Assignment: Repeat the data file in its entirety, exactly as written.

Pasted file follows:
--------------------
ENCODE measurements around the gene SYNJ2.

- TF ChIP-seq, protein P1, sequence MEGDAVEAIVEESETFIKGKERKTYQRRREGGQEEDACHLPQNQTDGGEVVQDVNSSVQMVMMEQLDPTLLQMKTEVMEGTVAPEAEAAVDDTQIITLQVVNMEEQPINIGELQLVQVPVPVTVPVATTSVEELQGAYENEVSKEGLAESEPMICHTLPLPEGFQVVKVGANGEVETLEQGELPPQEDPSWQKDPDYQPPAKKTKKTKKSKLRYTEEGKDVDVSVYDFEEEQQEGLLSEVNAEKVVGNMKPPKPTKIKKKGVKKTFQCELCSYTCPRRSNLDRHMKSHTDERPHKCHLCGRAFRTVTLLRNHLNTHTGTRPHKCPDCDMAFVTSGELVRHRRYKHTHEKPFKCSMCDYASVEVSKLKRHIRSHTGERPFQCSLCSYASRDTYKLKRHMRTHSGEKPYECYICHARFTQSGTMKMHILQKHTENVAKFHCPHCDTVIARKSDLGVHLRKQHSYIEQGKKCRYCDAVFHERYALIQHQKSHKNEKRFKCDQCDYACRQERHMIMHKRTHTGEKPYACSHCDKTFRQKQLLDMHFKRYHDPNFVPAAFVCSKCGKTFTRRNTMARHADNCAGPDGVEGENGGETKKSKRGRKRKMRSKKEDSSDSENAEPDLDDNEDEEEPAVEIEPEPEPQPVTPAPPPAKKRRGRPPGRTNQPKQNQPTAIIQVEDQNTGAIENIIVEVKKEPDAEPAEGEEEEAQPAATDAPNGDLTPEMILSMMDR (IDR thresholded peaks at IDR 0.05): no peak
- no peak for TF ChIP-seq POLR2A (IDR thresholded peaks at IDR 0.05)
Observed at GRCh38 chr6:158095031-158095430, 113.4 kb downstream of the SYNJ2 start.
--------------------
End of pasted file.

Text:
ENCODE measurements around the gene SYNJ2.

- TF ChIP-seq, protein P1, sequence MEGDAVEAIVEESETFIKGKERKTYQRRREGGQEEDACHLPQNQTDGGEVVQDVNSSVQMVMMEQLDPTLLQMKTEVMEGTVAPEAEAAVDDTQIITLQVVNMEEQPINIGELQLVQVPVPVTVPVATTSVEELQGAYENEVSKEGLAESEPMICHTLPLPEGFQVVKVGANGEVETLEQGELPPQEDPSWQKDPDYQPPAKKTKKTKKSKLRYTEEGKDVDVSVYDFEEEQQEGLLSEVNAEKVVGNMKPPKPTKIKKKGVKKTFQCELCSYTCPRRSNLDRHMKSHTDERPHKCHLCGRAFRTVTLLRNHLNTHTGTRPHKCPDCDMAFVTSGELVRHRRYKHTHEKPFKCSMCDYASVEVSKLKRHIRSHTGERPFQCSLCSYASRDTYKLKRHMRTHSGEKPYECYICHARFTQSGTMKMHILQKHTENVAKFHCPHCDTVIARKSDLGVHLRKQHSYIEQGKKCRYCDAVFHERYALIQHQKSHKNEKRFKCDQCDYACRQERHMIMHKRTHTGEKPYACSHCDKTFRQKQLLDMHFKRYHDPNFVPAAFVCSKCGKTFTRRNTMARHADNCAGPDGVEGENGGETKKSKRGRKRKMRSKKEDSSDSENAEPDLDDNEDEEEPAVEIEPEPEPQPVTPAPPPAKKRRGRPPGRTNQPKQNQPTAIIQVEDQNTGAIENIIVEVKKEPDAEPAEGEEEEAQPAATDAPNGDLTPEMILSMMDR (IDR thresholded peaks at IDR 0.05): no peak
- no peak for TF ChIP-seq POLR2A (IDR thresholded peaks at IDR 0.05)
Observed at GRCh38 chr6:158095031-158095430, 113.4 kb downstream of the SYNJ2 start.